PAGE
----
Vietnamese-Style Sauteed Artichokes
Besides the abundance of raw, fresh herbs and addictive umami of fish sauce, the other aspect of Vietnamese food that I adore is the French influence on the cuisine.
Case in point: “Vietnamese-Style Sauteed Artichokes.”
Artichokes are certainly not a veg you’d normally see in Vietnamese dishes. But they work beautifully in this recipe from the cookbook, “Tasting Vietnam” (Rizzoli, 2021), of which I received a review copy.
Written by Anne-Solenne Hatte, an actress and model of French and Vietnamese heritage, the book showcases the home-cooking of her maternal grandmother, who grew up in the rice fields of Hanoi, then emigrated to Washington, D.C. and then France, where she opened the restaurant, La Hanoienne.
From surviving the famines of Vietnam to raising nine children in France, her grandmother’s cooking sustained and satiated through the decades, preserving tradition but also adapting to her surroundings along the way.
Learn her story, as you cook your way through “Fried Chicken Wings with Spicy Mango Sauce,” “Mustard Green Soup,” “Sugarcane Shrimp,” and “Tapioca Pearls with Banana.”
I used spring’s purple artichokes for this easy stir-fry dish. Trim the leaves, and remove the choke. The recipe states to juice a whole lemon and toss the cut artichokes in it. I added about a cup of water to the lemon juice just so that the acidic water fully coated the artichokes to prevent them from oxidizing. I noted that in the recipe below.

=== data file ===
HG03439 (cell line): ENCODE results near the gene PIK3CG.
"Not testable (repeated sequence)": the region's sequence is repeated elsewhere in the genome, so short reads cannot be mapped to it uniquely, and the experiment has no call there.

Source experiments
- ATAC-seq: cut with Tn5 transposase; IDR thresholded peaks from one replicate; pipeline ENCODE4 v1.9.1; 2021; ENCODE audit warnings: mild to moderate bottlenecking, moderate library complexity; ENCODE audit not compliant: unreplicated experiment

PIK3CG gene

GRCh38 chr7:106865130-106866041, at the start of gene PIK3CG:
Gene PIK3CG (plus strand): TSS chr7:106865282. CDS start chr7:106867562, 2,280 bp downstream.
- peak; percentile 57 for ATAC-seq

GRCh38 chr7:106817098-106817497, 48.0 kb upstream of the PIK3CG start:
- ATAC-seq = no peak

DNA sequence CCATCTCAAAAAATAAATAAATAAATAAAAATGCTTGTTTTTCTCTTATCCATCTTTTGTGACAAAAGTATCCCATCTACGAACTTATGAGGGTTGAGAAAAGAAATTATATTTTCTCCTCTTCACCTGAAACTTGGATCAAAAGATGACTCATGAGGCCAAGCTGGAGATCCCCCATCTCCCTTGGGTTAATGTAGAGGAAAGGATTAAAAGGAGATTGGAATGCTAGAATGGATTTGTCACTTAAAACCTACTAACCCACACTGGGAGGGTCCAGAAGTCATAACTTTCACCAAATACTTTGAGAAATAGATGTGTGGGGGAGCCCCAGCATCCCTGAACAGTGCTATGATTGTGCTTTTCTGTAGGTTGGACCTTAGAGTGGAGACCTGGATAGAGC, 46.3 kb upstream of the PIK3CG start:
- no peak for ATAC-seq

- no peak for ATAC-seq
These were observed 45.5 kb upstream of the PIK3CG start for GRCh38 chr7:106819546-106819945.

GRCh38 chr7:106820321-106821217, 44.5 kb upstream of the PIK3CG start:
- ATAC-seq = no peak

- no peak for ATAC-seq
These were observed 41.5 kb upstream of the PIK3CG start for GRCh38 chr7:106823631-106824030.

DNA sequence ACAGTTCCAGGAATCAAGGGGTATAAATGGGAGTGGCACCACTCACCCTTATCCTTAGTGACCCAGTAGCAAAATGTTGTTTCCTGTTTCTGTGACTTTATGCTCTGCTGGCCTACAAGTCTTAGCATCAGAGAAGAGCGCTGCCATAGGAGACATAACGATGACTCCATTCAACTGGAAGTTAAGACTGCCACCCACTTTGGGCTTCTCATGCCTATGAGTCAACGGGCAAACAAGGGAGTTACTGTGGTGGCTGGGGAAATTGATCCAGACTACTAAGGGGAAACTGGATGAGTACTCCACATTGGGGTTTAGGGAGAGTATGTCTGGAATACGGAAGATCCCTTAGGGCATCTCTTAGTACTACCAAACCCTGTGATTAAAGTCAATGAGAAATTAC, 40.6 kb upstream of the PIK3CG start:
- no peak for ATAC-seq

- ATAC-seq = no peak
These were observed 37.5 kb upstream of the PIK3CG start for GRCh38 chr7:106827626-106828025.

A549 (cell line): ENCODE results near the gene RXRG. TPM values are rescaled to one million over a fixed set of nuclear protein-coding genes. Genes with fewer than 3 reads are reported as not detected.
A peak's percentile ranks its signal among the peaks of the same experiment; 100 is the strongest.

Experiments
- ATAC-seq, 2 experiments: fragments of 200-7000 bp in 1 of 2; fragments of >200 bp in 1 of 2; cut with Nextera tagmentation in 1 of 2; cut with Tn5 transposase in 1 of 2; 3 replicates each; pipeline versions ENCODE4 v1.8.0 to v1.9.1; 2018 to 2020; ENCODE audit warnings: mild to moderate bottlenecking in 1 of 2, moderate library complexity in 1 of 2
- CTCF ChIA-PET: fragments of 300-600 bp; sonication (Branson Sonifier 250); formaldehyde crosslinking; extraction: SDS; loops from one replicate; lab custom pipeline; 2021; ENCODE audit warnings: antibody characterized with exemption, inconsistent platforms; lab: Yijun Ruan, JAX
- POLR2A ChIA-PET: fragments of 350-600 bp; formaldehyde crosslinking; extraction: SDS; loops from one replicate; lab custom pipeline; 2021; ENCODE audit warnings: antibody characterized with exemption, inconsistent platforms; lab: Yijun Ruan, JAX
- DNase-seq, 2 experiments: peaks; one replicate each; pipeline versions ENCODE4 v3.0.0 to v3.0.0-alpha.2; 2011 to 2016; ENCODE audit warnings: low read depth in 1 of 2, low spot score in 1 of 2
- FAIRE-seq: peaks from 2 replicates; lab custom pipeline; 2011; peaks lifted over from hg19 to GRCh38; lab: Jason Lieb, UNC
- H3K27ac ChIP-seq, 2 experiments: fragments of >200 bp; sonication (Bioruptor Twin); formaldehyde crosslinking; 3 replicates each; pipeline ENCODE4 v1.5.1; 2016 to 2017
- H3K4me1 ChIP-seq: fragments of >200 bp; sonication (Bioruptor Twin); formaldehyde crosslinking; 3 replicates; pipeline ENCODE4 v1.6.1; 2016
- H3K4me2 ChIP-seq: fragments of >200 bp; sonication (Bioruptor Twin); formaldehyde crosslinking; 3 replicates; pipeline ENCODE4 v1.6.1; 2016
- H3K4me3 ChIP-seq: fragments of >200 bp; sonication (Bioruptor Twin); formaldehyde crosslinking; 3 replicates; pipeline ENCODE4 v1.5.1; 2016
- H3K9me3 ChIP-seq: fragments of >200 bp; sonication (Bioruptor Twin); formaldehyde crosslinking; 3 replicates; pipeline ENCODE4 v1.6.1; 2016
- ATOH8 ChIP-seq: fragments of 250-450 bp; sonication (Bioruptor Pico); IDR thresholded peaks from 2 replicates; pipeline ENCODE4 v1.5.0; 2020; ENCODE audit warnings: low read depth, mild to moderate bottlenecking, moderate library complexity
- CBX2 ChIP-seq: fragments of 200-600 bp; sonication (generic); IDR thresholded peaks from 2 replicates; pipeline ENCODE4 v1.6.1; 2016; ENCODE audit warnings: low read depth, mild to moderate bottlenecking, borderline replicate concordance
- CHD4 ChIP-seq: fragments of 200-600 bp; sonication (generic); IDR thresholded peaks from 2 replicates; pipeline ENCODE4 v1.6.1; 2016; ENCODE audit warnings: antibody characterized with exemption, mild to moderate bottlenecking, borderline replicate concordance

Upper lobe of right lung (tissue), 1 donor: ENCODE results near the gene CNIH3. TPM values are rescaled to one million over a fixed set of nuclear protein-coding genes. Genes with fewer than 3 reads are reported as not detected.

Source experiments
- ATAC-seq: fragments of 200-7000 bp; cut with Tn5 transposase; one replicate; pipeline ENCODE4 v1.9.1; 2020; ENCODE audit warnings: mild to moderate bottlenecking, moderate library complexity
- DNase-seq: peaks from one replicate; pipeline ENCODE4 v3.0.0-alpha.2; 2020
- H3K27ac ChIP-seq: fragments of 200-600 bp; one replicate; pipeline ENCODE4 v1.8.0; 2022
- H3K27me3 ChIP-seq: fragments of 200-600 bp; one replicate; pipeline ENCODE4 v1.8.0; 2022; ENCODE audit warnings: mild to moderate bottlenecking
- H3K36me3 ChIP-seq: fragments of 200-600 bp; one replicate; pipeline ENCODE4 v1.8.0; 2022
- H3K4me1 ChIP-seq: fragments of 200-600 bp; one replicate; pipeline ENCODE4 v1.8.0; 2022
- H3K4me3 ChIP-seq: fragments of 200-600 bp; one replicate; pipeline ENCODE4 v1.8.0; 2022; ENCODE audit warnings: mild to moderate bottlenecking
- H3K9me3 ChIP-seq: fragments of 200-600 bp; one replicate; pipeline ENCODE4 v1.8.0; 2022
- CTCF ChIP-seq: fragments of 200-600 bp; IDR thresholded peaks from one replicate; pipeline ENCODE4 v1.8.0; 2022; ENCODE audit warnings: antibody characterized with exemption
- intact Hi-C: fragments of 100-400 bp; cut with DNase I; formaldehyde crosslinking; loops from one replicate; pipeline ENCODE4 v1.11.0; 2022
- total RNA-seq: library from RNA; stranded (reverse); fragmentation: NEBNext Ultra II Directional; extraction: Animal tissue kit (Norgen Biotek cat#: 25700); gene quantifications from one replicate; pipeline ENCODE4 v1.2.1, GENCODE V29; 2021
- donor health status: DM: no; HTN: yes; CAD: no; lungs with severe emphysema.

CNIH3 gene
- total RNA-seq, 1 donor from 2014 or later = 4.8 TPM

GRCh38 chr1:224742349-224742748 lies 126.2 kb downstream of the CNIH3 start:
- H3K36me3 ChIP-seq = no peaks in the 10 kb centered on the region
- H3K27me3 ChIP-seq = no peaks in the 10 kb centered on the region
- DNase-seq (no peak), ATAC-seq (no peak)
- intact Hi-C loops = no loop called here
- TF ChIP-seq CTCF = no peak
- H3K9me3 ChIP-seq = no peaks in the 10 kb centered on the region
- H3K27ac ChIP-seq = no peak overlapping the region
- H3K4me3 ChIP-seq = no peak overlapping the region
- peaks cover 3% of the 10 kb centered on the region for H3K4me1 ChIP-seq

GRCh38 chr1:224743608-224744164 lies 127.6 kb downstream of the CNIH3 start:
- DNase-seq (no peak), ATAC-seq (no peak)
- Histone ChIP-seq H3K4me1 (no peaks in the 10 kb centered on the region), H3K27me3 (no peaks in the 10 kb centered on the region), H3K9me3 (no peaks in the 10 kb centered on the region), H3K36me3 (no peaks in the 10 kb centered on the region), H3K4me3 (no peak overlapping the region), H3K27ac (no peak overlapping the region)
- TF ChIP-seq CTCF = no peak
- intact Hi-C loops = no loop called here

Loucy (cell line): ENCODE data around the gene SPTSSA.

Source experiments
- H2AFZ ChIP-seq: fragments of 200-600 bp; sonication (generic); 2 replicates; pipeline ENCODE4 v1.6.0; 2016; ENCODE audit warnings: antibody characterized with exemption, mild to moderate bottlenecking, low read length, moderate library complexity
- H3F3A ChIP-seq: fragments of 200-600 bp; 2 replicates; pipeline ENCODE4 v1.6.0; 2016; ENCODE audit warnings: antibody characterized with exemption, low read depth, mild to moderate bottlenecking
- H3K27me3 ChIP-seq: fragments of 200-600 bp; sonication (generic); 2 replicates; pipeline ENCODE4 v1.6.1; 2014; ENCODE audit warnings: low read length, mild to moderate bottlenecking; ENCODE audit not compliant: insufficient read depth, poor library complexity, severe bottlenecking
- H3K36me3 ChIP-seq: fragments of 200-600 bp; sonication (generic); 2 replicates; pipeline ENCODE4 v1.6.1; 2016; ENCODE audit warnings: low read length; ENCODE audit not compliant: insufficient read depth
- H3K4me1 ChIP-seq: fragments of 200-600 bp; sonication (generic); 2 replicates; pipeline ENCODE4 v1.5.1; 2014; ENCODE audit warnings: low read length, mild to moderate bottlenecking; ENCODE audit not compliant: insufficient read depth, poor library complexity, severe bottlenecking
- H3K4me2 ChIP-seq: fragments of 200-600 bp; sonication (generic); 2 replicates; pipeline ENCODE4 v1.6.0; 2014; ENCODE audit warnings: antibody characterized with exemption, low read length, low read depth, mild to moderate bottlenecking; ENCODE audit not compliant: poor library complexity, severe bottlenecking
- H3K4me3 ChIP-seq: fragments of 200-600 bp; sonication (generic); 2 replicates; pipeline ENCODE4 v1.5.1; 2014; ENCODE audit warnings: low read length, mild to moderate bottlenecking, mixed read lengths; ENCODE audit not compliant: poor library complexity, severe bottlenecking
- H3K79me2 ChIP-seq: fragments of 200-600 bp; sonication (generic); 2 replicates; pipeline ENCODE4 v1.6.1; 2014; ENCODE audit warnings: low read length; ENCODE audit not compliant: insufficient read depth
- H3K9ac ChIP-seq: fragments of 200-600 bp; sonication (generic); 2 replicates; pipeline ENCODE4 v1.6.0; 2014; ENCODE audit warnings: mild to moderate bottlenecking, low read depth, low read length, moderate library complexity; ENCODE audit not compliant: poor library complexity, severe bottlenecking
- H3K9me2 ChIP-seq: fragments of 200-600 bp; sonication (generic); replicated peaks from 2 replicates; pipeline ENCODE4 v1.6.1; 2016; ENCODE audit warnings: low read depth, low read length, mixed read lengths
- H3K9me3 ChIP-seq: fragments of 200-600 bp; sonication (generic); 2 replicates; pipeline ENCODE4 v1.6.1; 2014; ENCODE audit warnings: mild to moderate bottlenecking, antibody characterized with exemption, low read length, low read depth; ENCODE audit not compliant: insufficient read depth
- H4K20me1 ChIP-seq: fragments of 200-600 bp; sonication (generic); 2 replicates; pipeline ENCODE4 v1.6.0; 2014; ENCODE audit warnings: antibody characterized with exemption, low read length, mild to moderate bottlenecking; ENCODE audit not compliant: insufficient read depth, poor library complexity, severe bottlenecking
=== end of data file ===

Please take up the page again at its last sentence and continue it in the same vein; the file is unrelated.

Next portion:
The recipe also stated to add the spring onions to the saute pan with the artichokes. I found the onions were charring too much, though, so I suggested adding them toward the end of the cooking instead.
When the artichokes are tender, deglaze the pan with a quick mix of fish sauce, lemon juice, lemon zest, and minced bird’s eye chilies. Finally, garnish with fresh dill.
If you’ve only enjoyed artichokes with melted butter or mayo, this will open your eyes — and palate — to the possibilities. The firm yet yielding artichokes with their sweet, herbaceous taste get all dressed up with a bold hit of umami, citrus and heat, along with a distinct sweet, minty, grassiness from the frilly dill.
It’s a whole lot of flavor for very few ingredients. So much so that even though the original recipe stated that it serves four, I think it’s more like two, because it’s just that hard to stop eating seconds, and even thirds of this.
Vietnamese-Style Sauteed Artichokes (Atiso)
(Serves 2 to 4)
Juice of 1 lemon
6 small artichokes
2 cloves garlic
1 tablespoon fish sauce
2 1/2 teaspoons lemon juice, plus 1 teaspoon lemon zest, or more to taste
3 tablespoons sunflower or other neutral oil
1 to 2 bird’s eye chilies, minced, to taste
3/4 teaspoon ground black pepper
2 large spring onions, cut into quarters
3 tablespoons minced fresh dill
Squeeze the juice of one lemon into a bowl, and add about 1 cup water. Mix to combine.
Remove the leaves from the artichokes, cut lengthwise into quarters, and remove the choke, if necessary. Immediately put into the bowl of lemon juice-water, tossing to coat, to keep them from turning brown.
Peel and finely mince the garlic. Mix it with the fish sauce, 2 1/2 teaspoons lemon juice, and lemon zest. Set aside.
Drain artichokes. Add sunflower oil to a saute pan over high heat, and saute artichokes for 6 to 10 minutes, until golden brown. Add pepper, chiles, and spring onions 1 minute before the end of cooking, then drain off any excess oil, if necessary. Deglaze pan with garlic-fish sauce-lemon juice mixture. Garnish with dill, and serve.
Adapted from “Tasting Vietnam” by Anne-Solenne Hatte, From the Recipe Collections of Ba Ngoai
Another Vietnamese-Inspired Veggie Dish to Enjoy: Green Beans in Brown Butter and Ginger Fish Sauce